The Future Practice of Law
Edited by William van Caenegem and Mary Hiscock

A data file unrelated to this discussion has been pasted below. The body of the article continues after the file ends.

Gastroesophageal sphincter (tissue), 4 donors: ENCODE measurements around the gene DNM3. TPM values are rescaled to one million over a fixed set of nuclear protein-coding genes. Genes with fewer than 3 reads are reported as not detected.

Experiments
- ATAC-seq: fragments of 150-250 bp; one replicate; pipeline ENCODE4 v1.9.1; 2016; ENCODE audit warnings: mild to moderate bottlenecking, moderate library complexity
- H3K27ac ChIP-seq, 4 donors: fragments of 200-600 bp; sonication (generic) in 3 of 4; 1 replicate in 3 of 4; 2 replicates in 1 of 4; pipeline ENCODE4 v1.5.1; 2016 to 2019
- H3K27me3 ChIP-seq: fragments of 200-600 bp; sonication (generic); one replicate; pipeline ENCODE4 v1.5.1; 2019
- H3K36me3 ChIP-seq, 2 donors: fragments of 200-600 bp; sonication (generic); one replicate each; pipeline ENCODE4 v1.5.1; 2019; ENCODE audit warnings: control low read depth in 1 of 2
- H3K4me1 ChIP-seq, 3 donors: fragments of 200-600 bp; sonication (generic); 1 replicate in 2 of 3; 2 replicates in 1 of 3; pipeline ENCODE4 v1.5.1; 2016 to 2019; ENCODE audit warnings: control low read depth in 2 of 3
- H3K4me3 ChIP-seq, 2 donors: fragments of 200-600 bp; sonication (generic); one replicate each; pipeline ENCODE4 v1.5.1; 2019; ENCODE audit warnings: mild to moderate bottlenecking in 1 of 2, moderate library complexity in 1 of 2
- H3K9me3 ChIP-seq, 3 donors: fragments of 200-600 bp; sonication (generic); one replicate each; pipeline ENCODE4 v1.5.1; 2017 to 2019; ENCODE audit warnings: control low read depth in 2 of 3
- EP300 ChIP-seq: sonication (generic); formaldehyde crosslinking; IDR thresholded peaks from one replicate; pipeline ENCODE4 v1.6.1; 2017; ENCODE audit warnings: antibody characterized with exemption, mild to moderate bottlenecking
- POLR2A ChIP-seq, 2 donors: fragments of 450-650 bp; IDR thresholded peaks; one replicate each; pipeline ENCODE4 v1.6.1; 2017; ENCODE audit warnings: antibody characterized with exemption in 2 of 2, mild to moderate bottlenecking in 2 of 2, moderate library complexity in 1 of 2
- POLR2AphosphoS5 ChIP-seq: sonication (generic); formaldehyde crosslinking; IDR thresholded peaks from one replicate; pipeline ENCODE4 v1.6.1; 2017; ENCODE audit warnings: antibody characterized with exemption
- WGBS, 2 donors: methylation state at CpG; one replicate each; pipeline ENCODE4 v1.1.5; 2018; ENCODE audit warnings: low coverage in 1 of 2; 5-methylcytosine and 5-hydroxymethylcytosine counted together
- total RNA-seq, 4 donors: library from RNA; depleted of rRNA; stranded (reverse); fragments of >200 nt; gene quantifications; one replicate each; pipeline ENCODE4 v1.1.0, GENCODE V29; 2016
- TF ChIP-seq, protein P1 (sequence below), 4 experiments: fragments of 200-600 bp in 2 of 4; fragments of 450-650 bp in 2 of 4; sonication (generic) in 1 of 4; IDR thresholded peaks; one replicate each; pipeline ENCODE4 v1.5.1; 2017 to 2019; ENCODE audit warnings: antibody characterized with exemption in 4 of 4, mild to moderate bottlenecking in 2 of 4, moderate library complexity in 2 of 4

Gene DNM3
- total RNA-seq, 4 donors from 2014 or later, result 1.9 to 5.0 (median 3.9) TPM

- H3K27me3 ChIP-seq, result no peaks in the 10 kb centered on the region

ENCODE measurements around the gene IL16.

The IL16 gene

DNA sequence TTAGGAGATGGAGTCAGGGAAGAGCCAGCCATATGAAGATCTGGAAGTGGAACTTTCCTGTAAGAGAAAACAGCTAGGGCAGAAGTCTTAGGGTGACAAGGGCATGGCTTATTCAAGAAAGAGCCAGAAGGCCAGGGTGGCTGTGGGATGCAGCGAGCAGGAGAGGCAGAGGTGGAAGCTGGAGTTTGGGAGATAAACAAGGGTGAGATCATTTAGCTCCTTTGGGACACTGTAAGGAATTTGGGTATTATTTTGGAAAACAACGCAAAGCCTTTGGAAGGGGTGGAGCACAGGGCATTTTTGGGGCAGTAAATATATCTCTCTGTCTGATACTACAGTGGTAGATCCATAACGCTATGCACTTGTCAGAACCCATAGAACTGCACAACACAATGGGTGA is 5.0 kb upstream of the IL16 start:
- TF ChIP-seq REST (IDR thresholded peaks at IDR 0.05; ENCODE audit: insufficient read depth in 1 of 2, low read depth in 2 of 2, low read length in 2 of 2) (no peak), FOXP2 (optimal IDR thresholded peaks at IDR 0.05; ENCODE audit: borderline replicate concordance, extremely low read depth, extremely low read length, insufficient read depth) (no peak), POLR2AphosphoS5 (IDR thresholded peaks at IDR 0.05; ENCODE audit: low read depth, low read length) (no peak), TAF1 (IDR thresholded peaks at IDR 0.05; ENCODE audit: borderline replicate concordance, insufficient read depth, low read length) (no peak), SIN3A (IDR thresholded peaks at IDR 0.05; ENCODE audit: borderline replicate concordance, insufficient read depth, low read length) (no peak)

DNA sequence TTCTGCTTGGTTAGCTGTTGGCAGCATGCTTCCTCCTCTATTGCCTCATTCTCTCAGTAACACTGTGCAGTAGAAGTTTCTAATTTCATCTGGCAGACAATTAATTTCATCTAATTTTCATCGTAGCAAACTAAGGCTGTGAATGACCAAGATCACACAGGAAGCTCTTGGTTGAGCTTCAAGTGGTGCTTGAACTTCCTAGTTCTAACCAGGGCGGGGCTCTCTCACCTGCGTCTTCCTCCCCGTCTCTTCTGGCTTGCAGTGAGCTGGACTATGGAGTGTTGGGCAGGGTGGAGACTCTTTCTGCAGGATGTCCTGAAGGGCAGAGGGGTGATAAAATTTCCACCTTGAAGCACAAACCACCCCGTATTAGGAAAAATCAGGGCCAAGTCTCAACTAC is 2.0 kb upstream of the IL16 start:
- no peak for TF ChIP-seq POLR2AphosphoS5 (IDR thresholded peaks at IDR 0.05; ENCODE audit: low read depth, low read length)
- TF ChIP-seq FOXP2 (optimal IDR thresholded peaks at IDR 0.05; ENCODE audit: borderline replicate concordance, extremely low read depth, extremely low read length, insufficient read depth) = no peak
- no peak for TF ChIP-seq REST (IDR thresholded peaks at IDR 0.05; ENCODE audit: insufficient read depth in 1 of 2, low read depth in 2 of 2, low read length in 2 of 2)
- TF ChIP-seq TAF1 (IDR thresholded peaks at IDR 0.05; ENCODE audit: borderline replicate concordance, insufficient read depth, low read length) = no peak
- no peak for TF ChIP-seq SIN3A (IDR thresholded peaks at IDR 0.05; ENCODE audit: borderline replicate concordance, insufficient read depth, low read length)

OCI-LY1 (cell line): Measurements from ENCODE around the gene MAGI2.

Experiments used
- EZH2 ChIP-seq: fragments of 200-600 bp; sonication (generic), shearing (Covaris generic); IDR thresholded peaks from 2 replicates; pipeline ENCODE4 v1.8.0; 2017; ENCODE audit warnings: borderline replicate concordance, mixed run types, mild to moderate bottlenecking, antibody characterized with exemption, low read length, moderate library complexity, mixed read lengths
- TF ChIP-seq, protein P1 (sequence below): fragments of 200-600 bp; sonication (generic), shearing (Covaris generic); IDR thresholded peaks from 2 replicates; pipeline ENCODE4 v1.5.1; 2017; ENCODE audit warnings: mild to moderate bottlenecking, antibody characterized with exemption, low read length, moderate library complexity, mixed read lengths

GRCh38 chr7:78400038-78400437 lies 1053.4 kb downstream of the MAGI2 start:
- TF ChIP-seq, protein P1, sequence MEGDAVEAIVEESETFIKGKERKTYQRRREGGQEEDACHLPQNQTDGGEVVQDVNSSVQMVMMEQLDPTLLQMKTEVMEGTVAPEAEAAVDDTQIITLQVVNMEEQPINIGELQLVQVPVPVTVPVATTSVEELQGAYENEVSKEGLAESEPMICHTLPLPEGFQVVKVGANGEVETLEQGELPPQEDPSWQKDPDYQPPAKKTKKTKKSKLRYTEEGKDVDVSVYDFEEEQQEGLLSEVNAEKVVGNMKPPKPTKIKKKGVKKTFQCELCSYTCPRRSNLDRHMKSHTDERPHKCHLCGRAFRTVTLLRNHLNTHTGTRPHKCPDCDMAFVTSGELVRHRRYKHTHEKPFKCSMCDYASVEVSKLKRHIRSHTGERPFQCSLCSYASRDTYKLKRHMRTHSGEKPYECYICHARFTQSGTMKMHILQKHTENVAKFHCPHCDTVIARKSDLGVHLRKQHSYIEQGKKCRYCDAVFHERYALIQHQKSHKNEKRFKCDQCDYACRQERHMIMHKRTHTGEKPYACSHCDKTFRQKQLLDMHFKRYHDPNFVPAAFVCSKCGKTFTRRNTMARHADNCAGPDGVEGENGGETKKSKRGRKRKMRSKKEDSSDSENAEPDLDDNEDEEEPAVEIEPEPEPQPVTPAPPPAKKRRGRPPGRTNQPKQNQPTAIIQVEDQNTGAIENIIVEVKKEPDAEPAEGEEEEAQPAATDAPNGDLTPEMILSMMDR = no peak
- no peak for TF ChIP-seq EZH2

There are widely held views accepting the importance of the change of context for future legal practice, as the authors in this compilation demonstrate. Even a conservative view that national law, including legal doctrine, is still the dominant factor must accept that national law today reflects and gives effect to the influence of global and regional forces. A more pragmatic view would recognise the results of the growth in cross-border transactions, and its underlying legal infrastructure. In the world of cooking and food, there are debates about the influence of other non-indigenous cuisines, whether more aptly described as fusion or as infusion. Similarly in law, we live in a world of blurring boundaries and failing distinctions: between public law and private law; between civil law systems and common law systems; between international and transnational law; and between international commercial law and international economic law. There are also significant structural differences in the legal profession, particularly the extent to which legal practitioners can now work outside the territory, geographic and legal, in which originally they studied law and qualified for practice. This affects the autonomy of the providers of academic studies in law in designing their programs, and their relation to the regulatory structures of the legal profession. Underlying all of this is the emergence of globally accessible legal information through inexpensive information technology. There is a common perception of the issues that this melange throws up, but no common acceptance of the solutions.
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